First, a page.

In the middle of May, a cornucopia of trout bugs create splendid dry-fly fishing.  It is my favorite time of year to fish the Au Sable.  Two caddis, the last hendrickson spinners, the first yellow stones, the first sulphurs, and the mahoganies.  But nothing quite compares to the ubiquitous brown bug: which is not one but several mayflies, and I’ll leave you to identify them at your own peril.  The primary bug is the Borcher’s Drake, but the others may or may not be male hendricksons, the first gray drakes (yes, we get a few), and the first March Browns.  And others?  Maybe.  All I know is this fly fished in sizes 12-16 to trout rising at dusk around May 18 will get the job done.

Hook: Daiichi 1180 sizes 12-16

Thread: Uni 6/0 Dark Brown

Tail: Dun Microfibbets

Underbody: Dark brown beaver dubbing

Overbody: Mahogany turkey biot

Post: Brown 2mm foam, cut into a thin strip

Hackle: Medium dun, or Grizzly dyed Medium Dun

Steps 1&2: Start the thread by wrapping it over the tag end and then working to the back of the hook.  Leave the tag end, tie in the tails, and then run the tag end between the tails to split them.  I like two tails on each side.

Steps 3, 4, 5:  Select a turkey biot and tie in the tip first.  I usually clip a bit of the fragile tip off before tying it in.  Now dub the thread with enough dubbing to cover the back half of the hook shank.  This will be the shape of the body.  Finally, wrap the biot over the dubbing.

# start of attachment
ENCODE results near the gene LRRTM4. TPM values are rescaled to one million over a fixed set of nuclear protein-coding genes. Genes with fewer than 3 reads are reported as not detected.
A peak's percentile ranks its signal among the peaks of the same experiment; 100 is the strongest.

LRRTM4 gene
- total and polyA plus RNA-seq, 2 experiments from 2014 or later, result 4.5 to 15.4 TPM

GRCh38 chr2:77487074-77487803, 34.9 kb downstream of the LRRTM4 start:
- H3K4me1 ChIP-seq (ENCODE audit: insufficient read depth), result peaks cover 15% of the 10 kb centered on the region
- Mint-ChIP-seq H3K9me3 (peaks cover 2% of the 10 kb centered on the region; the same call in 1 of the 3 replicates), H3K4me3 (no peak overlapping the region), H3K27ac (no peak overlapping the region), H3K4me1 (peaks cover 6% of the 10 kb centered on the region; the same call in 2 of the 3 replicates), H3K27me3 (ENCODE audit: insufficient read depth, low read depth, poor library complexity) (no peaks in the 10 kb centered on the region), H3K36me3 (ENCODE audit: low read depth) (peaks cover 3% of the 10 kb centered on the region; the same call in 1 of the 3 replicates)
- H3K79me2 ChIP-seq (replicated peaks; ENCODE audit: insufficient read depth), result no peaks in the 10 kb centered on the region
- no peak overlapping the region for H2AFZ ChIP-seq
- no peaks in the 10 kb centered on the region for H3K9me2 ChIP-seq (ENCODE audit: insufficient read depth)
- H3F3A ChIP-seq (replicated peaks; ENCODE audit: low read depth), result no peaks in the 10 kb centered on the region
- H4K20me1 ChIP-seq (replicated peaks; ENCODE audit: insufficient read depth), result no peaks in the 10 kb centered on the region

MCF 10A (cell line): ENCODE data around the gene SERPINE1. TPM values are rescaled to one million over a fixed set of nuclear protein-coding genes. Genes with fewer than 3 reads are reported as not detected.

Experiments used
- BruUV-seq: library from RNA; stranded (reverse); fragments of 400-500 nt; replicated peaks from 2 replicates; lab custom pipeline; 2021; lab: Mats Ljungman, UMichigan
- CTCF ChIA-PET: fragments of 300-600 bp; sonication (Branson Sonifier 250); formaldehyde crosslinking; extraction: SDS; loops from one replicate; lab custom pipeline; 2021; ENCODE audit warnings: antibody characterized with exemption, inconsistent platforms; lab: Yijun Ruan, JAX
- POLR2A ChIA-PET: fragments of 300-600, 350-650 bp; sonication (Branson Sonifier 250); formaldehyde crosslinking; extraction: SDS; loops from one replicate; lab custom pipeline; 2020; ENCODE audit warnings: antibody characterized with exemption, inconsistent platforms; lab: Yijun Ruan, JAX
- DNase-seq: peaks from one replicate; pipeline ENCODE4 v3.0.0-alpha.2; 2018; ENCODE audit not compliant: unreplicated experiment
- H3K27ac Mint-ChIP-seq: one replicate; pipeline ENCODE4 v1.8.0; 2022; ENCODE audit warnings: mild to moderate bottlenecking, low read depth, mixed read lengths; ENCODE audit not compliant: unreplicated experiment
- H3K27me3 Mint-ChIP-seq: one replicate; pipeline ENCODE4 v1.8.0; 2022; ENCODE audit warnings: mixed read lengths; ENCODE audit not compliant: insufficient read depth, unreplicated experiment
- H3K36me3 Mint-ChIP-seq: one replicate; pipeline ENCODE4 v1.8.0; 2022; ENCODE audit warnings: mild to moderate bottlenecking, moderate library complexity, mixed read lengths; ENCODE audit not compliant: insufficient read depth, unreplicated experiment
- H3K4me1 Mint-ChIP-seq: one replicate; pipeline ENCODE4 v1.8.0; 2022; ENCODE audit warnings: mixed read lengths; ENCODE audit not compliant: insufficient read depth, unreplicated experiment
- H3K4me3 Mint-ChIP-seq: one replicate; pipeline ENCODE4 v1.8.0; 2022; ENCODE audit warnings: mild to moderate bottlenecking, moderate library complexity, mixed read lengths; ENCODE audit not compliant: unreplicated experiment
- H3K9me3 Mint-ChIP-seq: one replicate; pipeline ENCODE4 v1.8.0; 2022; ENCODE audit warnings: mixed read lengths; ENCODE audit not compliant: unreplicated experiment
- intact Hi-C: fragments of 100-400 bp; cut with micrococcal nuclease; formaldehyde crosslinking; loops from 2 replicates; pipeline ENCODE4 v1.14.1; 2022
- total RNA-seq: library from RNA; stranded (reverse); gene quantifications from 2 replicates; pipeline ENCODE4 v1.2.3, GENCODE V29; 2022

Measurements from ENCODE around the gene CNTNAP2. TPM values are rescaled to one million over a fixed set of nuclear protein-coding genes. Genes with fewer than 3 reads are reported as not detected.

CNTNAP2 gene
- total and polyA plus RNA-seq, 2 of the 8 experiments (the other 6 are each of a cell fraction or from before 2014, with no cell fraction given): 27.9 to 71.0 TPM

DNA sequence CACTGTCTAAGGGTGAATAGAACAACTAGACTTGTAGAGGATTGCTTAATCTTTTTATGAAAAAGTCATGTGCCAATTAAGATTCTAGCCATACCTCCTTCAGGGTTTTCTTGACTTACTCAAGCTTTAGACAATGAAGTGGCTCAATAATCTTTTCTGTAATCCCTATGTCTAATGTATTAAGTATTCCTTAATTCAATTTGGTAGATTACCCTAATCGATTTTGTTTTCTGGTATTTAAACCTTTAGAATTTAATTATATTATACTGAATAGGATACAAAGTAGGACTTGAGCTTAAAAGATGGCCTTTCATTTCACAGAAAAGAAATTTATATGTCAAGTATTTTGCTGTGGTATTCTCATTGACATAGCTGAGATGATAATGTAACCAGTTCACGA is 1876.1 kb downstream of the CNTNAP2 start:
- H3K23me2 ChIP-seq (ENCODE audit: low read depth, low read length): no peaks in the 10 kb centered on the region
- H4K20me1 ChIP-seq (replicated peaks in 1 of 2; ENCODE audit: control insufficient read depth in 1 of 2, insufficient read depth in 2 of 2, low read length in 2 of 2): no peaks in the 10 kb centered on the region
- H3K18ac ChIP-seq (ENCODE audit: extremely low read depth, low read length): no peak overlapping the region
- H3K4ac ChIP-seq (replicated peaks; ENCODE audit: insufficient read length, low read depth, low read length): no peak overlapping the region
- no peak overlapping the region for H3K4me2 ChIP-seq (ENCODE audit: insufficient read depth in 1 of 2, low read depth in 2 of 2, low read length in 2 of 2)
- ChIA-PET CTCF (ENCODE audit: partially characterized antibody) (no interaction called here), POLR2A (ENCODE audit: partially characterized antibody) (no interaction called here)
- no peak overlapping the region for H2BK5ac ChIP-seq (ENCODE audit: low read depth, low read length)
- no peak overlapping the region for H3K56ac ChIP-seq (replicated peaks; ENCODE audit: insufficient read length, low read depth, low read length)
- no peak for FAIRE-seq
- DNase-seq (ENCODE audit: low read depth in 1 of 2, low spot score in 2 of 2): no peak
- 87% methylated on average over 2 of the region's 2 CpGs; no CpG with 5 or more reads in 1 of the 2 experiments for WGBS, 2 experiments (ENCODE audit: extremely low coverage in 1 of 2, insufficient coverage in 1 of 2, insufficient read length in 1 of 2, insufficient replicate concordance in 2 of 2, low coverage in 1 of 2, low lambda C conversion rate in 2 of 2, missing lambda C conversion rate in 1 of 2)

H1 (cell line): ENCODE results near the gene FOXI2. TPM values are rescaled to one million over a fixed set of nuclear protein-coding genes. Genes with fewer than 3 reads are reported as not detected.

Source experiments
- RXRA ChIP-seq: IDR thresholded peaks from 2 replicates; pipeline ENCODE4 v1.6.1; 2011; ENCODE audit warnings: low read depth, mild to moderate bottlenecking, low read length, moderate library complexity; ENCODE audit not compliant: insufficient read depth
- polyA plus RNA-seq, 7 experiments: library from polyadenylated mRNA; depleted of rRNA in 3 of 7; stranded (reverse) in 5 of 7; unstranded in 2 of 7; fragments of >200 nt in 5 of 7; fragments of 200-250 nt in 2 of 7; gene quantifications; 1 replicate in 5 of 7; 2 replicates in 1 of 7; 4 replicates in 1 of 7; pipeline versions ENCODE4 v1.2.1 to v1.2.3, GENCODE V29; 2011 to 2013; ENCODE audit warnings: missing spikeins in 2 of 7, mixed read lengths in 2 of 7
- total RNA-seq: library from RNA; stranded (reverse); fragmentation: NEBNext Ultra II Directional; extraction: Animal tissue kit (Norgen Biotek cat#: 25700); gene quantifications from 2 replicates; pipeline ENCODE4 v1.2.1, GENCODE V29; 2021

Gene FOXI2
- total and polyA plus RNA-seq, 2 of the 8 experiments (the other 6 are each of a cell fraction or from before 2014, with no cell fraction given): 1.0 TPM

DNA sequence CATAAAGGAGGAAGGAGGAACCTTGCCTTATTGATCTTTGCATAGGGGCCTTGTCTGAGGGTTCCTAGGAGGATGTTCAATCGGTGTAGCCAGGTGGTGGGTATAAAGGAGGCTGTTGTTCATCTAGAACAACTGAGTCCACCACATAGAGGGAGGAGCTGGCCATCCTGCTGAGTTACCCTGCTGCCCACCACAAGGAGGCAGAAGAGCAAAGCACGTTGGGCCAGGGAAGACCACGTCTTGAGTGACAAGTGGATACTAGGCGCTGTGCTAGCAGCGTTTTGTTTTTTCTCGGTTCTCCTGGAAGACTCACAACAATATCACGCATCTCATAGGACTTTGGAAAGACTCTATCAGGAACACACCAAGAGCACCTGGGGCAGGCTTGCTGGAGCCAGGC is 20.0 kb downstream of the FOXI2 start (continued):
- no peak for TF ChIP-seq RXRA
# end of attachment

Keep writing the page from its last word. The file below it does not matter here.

Steps 6 & 7: Tie in the foam strip and leave it long.  Now grab a hackle piece, strip the stem, and attach it to the hook.  These steps are identical to the normal process of tying a parachute fly.  After the foam and hackle are attached, dub the thread.  This will be the underbody under the “hackle stacker” wing.

Steps 8 & 9: Begin wrapping the hackle clockwise around the post.  Do not start at the top and work down.  Instead, begin wrapping the hackle around the base of the post and work up.  You want to use twice as much hackle as you would on an ordinary parachute.

Once about half a hook-shank’s worth of post is covered in hackle, you’re going to fold the post down to the eye and tie off the post, trapping the hackle stem between the foam and the hook shank.  To make this process clearer here is a more colorful example of the hackle stacking process:

Now back to our fly.  The hackle stem should be secured at the head of the fly with a few wraps of thread, and then whip finished.  With your fingers, brush the hackle fibers up to the ceiling so the fly will land flat.  If the fibers are pointing down, clip them.  If this is a persistent problem, add more dubbing to the thorax, which will help those hackle fibers flair out accordingly.